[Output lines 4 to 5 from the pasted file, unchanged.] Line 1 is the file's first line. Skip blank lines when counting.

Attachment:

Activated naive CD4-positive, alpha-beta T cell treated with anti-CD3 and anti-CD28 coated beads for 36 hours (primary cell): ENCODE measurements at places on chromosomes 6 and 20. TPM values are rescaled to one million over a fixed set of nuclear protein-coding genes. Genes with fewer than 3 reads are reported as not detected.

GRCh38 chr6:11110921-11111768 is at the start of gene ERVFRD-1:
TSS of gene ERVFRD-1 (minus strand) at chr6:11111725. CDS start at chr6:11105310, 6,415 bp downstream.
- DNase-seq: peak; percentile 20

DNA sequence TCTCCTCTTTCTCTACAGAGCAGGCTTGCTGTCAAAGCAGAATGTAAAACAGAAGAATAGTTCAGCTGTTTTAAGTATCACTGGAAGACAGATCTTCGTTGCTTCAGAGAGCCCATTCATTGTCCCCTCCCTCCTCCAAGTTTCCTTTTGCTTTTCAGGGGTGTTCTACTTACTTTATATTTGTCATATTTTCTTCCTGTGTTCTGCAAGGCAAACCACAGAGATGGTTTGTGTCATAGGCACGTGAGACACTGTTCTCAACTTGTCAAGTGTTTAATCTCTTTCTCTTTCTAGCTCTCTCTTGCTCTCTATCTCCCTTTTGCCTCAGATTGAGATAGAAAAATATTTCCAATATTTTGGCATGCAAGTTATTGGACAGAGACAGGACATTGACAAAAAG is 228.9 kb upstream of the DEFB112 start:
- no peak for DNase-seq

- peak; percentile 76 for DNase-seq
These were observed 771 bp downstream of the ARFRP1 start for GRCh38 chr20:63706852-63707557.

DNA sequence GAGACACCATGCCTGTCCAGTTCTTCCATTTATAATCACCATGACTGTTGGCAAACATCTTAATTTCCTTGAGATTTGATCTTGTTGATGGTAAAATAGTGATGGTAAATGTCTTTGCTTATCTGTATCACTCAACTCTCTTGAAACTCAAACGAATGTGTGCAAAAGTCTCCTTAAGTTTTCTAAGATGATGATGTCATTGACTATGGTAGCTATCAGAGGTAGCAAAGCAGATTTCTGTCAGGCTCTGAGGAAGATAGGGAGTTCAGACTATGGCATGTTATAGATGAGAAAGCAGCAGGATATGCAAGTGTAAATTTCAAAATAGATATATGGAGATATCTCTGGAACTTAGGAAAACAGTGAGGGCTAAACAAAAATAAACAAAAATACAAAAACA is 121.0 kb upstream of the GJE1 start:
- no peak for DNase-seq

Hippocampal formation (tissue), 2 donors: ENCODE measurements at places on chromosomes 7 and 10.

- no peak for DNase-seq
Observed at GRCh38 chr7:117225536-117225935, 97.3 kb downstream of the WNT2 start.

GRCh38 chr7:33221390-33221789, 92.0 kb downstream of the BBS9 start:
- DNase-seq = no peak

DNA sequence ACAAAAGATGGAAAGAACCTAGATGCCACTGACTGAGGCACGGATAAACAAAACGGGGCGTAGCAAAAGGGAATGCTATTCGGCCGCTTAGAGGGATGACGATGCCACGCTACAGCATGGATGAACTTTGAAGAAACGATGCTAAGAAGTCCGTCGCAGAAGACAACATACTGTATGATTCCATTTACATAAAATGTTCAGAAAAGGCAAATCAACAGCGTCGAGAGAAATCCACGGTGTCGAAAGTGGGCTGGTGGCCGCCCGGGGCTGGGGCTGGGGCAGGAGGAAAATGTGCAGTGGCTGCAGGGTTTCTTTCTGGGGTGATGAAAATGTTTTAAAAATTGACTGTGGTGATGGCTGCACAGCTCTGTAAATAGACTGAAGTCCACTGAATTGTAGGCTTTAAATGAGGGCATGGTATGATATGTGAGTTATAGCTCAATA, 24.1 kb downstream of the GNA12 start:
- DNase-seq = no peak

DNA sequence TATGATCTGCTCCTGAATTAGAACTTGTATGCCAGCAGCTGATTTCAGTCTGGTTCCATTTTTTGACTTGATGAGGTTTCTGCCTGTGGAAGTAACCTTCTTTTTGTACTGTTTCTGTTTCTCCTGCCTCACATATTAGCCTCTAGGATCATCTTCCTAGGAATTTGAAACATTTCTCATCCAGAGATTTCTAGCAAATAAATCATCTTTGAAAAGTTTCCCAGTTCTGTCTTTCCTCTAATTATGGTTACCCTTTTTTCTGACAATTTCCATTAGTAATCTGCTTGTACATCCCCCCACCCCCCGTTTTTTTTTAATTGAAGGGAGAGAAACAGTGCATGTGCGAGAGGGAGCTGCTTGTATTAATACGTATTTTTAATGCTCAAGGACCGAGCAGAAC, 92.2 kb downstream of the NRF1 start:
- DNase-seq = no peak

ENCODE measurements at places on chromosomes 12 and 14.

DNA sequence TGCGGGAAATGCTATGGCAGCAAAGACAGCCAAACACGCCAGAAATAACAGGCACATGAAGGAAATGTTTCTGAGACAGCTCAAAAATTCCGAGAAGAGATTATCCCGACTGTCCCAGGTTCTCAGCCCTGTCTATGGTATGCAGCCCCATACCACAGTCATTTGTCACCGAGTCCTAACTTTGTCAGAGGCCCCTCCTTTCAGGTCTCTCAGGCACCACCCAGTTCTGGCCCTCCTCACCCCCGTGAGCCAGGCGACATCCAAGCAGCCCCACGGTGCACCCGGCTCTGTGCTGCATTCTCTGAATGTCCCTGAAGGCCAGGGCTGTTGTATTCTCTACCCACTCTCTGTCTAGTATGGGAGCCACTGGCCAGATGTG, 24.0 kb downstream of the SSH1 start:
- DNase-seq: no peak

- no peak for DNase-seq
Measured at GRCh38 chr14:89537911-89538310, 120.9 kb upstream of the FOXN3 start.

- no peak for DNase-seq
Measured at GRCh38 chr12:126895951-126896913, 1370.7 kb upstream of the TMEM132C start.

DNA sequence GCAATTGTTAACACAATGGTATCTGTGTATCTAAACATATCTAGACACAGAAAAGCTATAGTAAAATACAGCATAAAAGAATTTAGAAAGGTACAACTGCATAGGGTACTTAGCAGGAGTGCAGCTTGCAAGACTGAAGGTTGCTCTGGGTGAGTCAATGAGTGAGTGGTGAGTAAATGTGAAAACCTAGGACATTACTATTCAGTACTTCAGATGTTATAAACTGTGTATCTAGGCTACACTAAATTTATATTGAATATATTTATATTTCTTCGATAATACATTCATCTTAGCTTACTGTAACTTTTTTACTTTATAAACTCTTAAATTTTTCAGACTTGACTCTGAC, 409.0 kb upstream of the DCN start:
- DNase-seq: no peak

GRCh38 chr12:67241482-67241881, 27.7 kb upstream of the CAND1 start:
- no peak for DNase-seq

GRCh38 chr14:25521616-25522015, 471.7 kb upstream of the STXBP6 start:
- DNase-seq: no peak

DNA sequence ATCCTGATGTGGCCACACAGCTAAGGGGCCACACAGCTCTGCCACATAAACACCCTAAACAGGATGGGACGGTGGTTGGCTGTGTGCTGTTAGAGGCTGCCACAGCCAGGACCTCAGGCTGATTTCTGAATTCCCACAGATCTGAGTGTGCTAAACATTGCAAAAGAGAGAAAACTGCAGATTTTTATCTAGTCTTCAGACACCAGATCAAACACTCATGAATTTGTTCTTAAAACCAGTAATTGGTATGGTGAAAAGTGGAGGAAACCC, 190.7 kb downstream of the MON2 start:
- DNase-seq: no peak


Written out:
- DNase-seq: peak; percentile 20

DNA sequence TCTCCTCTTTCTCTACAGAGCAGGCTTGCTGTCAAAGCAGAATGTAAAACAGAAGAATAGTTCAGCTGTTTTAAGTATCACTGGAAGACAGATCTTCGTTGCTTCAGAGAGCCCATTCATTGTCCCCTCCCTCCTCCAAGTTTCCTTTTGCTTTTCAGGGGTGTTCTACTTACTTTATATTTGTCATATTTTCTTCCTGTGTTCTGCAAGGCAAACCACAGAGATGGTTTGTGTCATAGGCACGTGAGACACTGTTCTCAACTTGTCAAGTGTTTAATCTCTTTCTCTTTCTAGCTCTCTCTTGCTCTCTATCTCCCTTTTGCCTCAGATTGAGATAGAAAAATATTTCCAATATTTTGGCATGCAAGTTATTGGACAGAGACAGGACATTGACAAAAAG is 228.9 kb upstream of the DEFB112 start: